To the above two categories must be added another category of wholesale dismissal of State Governments and State Legislative Assemblies. Soon after a new Lok Sabha came into existence following the general election held in march 1977, bringing into office the janta party Government, State Governments and legislative Assemblies of nine States, as mentioned above, were dismissed/dissolved. Again after the Congress party returned to power in 1980, State Governments and Legislative Assemblies in nine States were dismissed/dissolved. The ground on which they were dismissed is identical in both cases, namely, that the elections to Lok Sabha have disclosed that the people have lost faith in the parties which were holding office in nine States, the Congress parly has almost been totally rejected by the electorate in the elections to lok sabba which showed the disenchantment of the people with the Congress Governments in those States. An identical argument was employed in 1980 against the non-Congress parties.
A few other examples of misuse of Art 356 provisions to use in the exam
Article 356 was invoked in the following instances after the, sarkaria Commission Report was submitted :
- Assam (27.11.1990- deterioration of the law and order situation),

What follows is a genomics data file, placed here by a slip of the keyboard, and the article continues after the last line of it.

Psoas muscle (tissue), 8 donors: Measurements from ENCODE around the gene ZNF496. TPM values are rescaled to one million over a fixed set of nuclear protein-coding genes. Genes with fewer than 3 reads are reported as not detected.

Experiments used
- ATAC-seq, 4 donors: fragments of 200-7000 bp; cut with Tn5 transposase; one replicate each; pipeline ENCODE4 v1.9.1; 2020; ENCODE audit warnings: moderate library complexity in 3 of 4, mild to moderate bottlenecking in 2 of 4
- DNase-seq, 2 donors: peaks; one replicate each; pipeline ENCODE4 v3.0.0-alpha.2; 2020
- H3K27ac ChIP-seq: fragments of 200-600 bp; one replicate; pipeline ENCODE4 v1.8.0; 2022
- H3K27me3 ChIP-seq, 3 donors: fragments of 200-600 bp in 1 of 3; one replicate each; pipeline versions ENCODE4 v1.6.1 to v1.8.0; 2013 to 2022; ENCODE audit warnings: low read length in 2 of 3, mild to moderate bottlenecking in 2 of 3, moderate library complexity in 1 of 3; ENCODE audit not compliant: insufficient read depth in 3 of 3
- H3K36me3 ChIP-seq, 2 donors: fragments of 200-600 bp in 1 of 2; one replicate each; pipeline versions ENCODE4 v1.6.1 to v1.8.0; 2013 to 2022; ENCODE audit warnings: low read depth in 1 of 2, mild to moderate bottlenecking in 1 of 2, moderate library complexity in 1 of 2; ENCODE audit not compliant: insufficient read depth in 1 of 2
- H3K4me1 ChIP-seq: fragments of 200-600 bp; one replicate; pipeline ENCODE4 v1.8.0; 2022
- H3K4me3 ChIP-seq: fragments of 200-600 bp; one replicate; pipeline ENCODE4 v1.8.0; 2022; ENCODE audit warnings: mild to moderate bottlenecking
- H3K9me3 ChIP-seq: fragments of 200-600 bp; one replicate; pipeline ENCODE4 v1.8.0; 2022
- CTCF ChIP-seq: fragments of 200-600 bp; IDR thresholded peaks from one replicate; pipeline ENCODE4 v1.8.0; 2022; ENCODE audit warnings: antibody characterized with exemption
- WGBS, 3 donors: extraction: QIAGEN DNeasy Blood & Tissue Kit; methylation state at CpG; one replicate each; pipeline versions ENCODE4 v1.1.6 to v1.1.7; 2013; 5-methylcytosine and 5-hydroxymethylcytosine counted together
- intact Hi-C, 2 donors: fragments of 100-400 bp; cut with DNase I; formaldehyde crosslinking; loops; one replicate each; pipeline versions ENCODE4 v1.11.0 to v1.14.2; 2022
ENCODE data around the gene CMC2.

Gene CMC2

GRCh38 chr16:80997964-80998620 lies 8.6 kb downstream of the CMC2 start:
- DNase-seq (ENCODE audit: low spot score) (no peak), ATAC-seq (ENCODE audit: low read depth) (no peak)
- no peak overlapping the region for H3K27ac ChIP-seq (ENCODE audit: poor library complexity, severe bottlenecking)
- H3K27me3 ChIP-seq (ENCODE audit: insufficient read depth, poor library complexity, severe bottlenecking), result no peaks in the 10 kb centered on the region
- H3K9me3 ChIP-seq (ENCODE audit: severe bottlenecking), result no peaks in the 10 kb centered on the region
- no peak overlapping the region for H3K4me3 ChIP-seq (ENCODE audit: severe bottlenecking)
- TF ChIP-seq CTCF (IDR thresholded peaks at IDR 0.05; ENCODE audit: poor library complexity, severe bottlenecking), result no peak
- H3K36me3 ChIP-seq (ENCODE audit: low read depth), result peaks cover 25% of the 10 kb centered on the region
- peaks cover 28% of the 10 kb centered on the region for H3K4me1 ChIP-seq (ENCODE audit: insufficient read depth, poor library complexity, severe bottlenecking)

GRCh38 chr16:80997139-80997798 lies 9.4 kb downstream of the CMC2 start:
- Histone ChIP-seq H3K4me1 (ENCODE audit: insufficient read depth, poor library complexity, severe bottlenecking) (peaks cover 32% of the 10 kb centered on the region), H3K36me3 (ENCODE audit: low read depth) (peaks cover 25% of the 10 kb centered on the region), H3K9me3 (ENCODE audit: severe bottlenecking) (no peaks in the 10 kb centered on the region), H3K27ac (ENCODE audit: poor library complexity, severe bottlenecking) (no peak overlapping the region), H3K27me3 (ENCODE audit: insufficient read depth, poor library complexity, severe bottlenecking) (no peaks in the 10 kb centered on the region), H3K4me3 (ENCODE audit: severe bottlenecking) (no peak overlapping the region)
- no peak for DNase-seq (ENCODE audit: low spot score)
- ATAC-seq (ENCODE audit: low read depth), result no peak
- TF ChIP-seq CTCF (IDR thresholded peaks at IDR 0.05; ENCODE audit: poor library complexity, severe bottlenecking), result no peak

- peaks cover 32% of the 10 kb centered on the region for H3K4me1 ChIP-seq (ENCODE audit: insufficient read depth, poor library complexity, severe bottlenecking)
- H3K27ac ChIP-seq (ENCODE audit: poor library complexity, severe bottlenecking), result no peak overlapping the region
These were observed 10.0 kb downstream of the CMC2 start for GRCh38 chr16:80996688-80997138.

- Nagaland (2.4.1992) – fluid party position and deteriorating law and order situation), Nagaland (7-8-1988), (Karnataka – 21-4-1989) and Meghalaya (11-10- 1991) these three cases are dealt with by the Supreme Court in S.R.Bommai and held to be totally unconstitutional and unsupportable,
- Bihar (28-3-1995 – process of election could not be completed; to facilitate passage of vote on account by Parliament). U.P (1996) no clear majority in election) and
- Tamil Nadu (30-1-88 – Deadlock due to death of Sri M.G. Ramachandran)
- Mizoram (7-9-1988 – Defections reduced the Government to minority),
- Jammu and Kashmir (18-7-1990 – Militancy),
- Karnataka (10-10-1990 – dissensions in the ruling party floor crossing),
(h) Goa (14-12-1990 – C.M. resigned consequent upon his disqualification by High Court – No other Government found viable),
Judiciary to safeguard the misuse of Art 356 provisions-S.R.Bommai case
It follows from the facts Stated above that more often than not power under Article 356 was exercised wrongly. The Supreme court proceeded to precisely check this abuse through its decision in S.R. Bommai case (AIR 1994 SC 1918). Though in the said decision no effective relief could be given to the State Governments and the Legislative Assemblies which were wrongfully dismissed/dissolved in view of the fact that pending the proceedings in the courts, fresh elections were held in those States, yet the court put the central Government on notice that in case of a wrong dismissal of the State Government and/or a wrong dissolution of the Legislative Assembly, the court does have the power, and that it will not hesitate, toe restore such Government/Assembly back to life.
Has the Judicial Verdict led to better outcomes?
The result has been that since the said decision, the use of Article 356 has drastically come down. Indeed in the year 1999 when the Central Government recommended to the President to dismiss the State Government in Bihar, the President called upon the Central Government to reconsider the matter in the light of the principles enunciated in the said decision. On a reconsideration of the matter, the Government withdrew the proposal.